Before passengers board the plane, cabin crew have many tasks to perform and these are essential for a safe and efficient flight. But there are some things that might not have crossed your mind as a passenger and the importance of these pre-flight checks.
The very first thing cabin crew do when boarding the aircraft is walk through the cabin (or its designated area on larger aircraft types) and scan the area in a circular motion to verify that all areas are safe and secure and there is nothing left in the cabin that should not be there – it could be lost items or something that could pose a security threat. This includes the floor area under the seats, the seats and seat pockets and the interior of the overhead lockers. Cabin crew also look for any damage to the cabin (a seat that doesn’t sit up straight for example) or missing items such as seat belts or passenger life jackets – you’d be surprised if these are sometimes stolen!
Crew member keeping an eye on things in the cabin. Photo: Jet Blue
The toilets are also checked, including the water heater, garbage can fire extinguishers, and that the toilet smoke detectors are functional and have not been blocked in any way. The galley and crew jump seat area should also be carefully checked for safety. All atlas carts and boxes must be sealed from the caterers and nothing has been tampered with. Door areas should be completely clear of any obstructions.
Start of security checks
Once in the crew booster seat, each crew member checks that the harness works and is properly adjusted. The passenger addressing system, evacuation alarm and emergency lights are tested to ensure they are working. Some aircraft require cabin crew to check the slide pressure gauge on their assigned door.
Safety equipment is checked on each flight. Photo: Getty Images
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Cabin crew know exactly where each piece of safety equipment is, how many there are, and the individual controls for each item. Firefighting equipment includes PBE (protective breathing equipment) or smoke hood, fire gloves and BCF or halon fire extinguishers – just in case there is a fire on board, because they will have to fight it as soon as possible. These elements are verified as well as the seals are in place and are fully functional. Each crew member will have a PBE, torch and life vest near their seat.
The demo kit should be checked in case a manual safety demonstration is needed – this includes a safety card, seat belt, life jacket and oxygen mask. There is one for each set of doors on the plane. The oxygen cylinders are all checked individually, to see if the pressure gauge is in the right place and within its validity date, this is essential in the event of either decompression (loss of pressure in the cabin) so that the cabin crew moves around the cabin or for use in medical emergencies where the patient requires oxygen.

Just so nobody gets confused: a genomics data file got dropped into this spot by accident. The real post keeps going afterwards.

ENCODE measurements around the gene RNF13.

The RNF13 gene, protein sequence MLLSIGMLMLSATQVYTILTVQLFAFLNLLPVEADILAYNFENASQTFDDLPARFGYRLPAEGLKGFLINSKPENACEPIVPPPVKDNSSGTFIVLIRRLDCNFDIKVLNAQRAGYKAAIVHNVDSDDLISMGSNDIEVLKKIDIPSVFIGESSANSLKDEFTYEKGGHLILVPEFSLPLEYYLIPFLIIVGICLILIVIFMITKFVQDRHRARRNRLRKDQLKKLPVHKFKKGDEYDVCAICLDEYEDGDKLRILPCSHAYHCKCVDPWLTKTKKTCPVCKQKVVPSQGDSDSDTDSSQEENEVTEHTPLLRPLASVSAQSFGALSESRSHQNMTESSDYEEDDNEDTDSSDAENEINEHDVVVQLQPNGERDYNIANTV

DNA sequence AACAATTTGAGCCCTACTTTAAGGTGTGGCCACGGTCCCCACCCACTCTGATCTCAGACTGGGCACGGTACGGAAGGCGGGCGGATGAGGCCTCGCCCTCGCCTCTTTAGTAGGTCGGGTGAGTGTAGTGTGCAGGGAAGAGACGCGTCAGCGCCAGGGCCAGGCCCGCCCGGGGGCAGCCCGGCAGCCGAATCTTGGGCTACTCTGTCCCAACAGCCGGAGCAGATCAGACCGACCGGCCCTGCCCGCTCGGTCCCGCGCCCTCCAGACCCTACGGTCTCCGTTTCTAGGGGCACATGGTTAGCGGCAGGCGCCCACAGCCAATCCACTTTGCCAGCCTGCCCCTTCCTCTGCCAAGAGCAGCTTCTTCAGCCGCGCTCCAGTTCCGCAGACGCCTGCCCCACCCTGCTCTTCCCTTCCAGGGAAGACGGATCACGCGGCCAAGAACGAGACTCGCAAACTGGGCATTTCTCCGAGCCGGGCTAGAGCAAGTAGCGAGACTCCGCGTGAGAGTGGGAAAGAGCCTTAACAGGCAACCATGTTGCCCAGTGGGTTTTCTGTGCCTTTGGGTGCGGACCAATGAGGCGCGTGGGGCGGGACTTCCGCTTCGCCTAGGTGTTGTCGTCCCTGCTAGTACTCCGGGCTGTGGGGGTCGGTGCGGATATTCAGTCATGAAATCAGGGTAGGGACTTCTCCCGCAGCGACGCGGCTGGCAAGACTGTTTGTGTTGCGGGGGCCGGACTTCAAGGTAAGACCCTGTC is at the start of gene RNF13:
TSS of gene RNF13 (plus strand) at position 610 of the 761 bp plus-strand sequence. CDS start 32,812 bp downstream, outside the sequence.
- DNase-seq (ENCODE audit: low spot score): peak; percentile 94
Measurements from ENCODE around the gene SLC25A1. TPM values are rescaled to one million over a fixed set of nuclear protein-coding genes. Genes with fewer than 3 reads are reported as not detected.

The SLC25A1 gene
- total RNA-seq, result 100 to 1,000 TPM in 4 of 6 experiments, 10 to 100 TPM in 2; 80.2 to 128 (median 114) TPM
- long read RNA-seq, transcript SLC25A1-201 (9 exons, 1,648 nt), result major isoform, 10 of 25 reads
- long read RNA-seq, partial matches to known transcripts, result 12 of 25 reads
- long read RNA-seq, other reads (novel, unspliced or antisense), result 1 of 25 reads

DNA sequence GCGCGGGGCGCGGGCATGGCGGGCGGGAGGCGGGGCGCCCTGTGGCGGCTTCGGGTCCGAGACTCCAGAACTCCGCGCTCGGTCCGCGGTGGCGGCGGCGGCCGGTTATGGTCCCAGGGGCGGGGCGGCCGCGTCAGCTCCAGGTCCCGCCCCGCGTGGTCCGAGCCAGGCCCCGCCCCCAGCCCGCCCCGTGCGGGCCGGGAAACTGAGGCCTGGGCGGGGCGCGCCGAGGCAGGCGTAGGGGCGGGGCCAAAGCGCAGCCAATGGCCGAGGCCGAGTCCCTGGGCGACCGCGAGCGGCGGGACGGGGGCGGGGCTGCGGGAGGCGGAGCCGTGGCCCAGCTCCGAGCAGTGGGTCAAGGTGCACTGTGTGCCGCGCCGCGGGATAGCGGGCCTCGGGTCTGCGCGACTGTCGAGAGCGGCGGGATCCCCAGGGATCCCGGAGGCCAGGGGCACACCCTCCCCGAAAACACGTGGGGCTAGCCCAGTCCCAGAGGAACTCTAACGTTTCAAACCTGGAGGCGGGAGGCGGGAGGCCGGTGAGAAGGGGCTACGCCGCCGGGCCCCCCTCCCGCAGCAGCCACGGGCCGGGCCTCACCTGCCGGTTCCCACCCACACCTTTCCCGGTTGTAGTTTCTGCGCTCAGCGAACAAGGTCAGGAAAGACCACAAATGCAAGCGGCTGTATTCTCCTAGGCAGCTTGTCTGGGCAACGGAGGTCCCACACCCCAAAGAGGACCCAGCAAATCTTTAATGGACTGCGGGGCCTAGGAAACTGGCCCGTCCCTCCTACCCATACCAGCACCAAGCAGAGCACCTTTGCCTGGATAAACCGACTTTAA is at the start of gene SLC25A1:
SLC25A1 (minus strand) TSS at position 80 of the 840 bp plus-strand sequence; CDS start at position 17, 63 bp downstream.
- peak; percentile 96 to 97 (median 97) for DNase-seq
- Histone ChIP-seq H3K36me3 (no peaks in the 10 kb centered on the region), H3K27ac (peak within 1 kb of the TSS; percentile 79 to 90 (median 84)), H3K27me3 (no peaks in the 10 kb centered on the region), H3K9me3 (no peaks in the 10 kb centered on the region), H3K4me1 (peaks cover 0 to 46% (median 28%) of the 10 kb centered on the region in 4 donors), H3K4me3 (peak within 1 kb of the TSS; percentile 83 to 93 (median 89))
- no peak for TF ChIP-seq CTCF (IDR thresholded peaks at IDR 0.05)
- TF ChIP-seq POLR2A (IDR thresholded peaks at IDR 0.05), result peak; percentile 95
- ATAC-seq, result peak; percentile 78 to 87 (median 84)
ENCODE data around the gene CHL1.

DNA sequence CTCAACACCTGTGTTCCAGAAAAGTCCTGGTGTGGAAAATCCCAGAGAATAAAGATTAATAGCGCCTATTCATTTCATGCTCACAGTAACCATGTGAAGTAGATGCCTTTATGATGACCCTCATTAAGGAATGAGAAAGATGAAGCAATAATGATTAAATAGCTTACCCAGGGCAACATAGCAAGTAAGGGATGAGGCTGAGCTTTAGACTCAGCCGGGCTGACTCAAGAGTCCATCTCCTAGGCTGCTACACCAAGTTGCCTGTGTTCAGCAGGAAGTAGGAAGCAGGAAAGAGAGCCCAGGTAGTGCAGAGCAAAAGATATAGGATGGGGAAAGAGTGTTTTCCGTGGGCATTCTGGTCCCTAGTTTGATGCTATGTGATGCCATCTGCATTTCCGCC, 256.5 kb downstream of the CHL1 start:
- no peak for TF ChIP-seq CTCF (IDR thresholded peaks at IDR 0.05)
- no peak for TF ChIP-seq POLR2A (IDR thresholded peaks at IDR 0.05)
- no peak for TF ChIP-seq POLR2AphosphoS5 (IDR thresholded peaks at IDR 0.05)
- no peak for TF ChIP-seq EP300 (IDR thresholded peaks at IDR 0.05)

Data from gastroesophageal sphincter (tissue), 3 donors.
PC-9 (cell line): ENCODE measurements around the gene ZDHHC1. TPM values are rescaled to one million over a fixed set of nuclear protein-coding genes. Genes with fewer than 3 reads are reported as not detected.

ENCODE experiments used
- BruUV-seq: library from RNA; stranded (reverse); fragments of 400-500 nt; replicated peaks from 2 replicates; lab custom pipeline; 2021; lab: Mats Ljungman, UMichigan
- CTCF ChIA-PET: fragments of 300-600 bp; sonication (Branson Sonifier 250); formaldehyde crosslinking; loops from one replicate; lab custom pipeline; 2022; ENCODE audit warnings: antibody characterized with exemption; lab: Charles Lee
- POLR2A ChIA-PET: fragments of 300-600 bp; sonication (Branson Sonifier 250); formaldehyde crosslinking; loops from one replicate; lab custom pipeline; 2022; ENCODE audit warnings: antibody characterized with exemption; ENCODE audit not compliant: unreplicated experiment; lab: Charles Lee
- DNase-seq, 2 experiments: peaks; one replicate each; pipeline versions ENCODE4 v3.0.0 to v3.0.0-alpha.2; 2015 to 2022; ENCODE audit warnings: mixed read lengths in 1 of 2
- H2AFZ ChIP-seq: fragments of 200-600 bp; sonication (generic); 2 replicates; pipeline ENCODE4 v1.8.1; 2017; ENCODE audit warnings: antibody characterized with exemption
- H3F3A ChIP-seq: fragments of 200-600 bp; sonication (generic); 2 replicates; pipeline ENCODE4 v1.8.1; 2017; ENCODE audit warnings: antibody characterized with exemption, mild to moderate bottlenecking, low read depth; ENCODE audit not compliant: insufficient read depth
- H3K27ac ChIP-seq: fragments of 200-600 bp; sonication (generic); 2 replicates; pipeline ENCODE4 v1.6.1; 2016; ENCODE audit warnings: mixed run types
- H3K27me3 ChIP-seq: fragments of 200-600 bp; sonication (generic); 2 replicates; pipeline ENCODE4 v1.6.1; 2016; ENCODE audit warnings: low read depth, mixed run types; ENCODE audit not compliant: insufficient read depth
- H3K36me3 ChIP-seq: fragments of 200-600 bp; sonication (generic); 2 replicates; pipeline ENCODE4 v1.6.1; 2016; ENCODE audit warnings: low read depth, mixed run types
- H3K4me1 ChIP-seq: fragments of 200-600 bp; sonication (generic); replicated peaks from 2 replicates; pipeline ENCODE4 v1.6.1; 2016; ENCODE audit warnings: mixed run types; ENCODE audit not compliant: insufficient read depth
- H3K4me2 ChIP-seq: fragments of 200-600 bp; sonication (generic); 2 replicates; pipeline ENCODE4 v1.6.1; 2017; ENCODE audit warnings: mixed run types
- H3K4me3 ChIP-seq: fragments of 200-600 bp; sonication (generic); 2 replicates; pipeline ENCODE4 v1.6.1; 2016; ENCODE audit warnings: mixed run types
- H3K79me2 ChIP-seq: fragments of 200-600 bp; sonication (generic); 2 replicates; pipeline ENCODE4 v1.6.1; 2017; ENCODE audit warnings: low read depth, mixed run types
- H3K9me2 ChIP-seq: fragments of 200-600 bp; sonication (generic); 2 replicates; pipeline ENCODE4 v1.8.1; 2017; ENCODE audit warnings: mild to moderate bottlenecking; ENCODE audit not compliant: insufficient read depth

Other items include life raft checks (depending on aircraft type), extendable seat belts and infant seat belts. Additional life jackets for adults, children and infant life rafts are often carried on most aircraft. Additional security cards are on board in case one is missing from a seat. A fire containment bag can also be carried in case of fire of a cell phone, laptop or power bank.
First aid kits should always be sealed and unused to ensure that all items are available in the event of a medical emergency and (if carried) that the AED (automated external defibrillator) is functioning properly, usually identified by a fixed or flashing visible light. Finally, the last element is the ELT (emergency locator transmitter) which is only accessible to the crew on certain types of aircraft, and it must be armed and equipped with an antenna.
These checks are carried out by the cabin crew before each flight, except if it is a rotation flight where the same crew is on the same aircraft returning the flight to base and not leaving the aircraft . The cabin crew checks for their safety and the safety of the passengers that we have everything we need in the event of an emergency and that we have the best chance of survival.